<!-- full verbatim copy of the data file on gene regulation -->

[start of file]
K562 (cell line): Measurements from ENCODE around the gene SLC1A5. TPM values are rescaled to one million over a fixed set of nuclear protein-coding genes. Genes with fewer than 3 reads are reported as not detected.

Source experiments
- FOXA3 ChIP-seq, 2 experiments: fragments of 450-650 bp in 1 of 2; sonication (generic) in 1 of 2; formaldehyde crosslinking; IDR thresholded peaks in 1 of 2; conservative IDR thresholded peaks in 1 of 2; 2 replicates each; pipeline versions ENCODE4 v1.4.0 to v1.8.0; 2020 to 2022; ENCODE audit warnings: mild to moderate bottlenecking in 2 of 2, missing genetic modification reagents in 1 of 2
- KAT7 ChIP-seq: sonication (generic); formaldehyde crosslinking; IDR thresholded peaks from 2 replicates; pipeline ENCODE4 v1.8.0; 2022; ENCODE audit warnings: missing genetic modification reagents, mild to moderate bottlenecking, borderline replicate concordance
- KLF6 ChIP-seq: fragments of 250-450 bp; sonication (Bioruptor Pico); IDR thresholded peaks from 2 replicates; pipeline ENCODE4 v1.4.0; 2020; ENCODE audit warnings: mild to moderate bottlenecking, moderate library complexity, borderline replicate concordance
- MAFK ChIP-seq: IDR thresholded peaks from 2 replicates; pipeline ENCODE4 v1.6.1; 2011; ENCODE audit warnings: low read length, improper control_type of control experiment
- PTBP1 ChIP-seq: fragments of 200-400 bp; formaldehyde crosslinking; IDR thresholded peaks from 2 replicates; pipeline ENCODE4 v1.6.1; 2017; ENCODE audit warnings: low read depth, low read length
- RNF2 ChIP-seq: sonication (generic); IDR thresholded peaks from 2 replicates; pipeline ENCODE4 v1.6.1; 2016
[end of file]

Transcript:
K562 (cell line): Measurements from ENCODE around the gene SLC1A5. TPM values are rescaled to one million over a fixed set of nuclear protein-coding genes. Genes with fewer than 3 reads are reported as not detected.

Source experiments
- FOXA3 ChIP-seq, 2 experiments: fragments of 450-650 bp in 1 of 2; sonication (generic) in 1 of 2; formaldehyde crosslinking; IDR thresholded peaks in 1 of 2; conservative IDR thresholded peaks in 1 of 2; 2 replicates each; pipeline versions ENCODE4 v1.4.0 to v1.8.0; 2020 to 2022; ENCODE audit warnings: mild to moderate bottlenecking in 2 of 2, missing genetic modification reagents in 1 of 2
- KAT7 ChIP-seq: sonication (generic); formaldehyde crosslinking; IDR thresholded peaks from 2 replicates; pipeline ENCODE4 v1.8.0; 2022; ENCODE audit warnings: missing genetic modification reagents, mild to moderate bottlenecking, borderline replicate concordance
- KLF6 ChIP-seq: fragments of 250-450 bp; sonication (Bioruptor Pico); IDR thresholded peaks from 2 replicates; pipeline ENCODE4 v1.4.0; 2020; ENCODE audit warnings: mild to moderate bottlenecking, moderate library complexity, borderline replicate concordance
- MAFK ChIP-seq: IDR thresholded peaks from 2 replicates; pipeline ENCODE4 v1.6.1; 2011; ENCODE audit warnings: low read length, improper control_type of control experiment
- PTBP1 ChIP-seq: fragments of 200-400 bp; formaldehyde crosslinking; IDR thresholded peaks from 2 replicates; pipeline ENCODE4 v1.6.1; 2017; ENCODE audit warnings: low read depth, low read length
- RNF2 ChIP-seq: sonication (generic); IDR thresholded peaks from 2 replicates; pipeline ENCODE4 v1.6.1; 2016